Welcome from the editor, June 2015
Bridge over trouble water
TaxAid and Tax Help for Older People are the two tax advice charities behind the campaign. Each provides free support to vulnerable people who desperately need independent tax advice but can’t afford to pay for it. I recently spent a morning at TaxAid’s offices and witnessed first-hand the importance of its work.
Last year, at least 6,000 people more needed both of their services than they could assist and demand is increasing. The CIOT and ATT are strongly backing the campaign. To find out more and donate, go to www.bridge-the-gap.org
Important points of law may need to be fought at a loss, or even pro bono, in order to persuade the courts to decide on them. Peter Ashby reflects on the efforts required to overturn an unreasonable penalty on page 43.
In the First-tier Tribunal verdict in the case of Lobler, the CIOT was permitted to make written and oral representations to the Upper Tribunal because of the wider public interest. Keith Gordon reviews the case where the tax charge is disproportionate to the taxpayer’s income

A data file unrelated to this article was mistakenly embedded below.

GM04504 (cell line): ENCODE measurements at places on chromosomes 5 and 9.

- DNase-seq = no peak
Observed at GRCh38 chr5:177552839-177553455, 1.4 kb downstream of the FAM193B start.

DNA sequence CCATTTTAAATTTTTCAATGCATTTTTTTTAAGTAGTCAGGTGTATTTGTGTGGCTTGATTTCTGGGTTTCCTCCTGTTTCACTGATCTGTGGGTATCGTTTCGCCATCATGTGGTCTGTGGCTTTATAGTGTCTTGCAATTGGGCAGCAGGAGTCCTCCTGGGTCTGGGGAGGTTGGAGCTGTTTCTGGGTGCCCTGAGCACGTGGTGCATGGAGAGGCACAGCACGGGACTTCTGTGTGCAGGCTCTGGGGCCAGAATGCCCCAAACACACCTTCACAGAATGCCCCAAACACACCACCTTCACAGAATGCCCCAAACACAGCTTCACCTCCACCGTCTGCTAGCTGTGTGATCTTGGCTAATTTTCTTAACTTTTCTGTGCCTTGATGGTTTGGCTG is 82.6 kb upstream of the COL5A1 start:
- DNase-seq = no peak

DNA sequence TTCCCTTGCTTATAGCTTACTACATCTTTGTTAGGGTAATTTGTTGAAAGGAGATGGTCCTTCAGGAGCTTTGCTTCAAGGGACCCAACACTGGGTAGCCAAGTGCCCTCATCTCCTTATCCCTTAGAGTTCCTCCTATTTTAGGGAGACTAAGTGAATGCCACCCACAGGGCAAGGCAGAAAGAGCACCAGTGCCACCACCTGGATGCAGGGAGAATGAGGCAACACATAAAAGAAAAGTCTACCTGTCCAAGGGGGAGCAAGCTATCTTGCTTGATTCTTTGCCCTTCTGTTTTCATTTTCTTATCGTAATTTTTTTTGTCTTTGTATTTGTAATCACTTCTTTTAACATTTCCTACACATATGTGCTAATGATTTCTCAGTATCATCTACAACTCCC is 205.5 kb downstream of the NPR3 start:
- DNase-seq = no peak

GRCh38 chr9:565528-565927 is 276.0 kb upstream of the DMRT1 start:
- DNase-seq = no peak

on page 48.
Trusts are no longer the most tax-efficient way to transfer assets to future generations. Steven Holden and Roland Roberts look at how a family investment company could be more attractive on page 44.
Are payments by foreign domiciliaries to civil partners or spouses on divorce a taxable remittance? How best can they be funded? In the first of a two-part series, Emma Chamberlain considers the capital gains tax issues arising on divorce on page 39.
With the effect of FATCA felt worldwide in an era of increased global transparency on tax affairs, many individuals, with perhaps seemingly tenuous US links (including Mayor of London Boris Johnson), may find themselves entirely innocently and unwittingly in difficulty with the IRS. On page 26, Jeff Levin and Helen McGhee outline the options available to individuals who have been forced to address their US tax compliance obligations.
A new international approach has been agreed and patent boxes must comply in order not to be regarded as harmful tax practices. A welcome development is that the EU Code of Conduct Group for business taxation has dropped its review of IP tax regimes. Nigel Dolman considers what the future holds for patent boxes on page 22.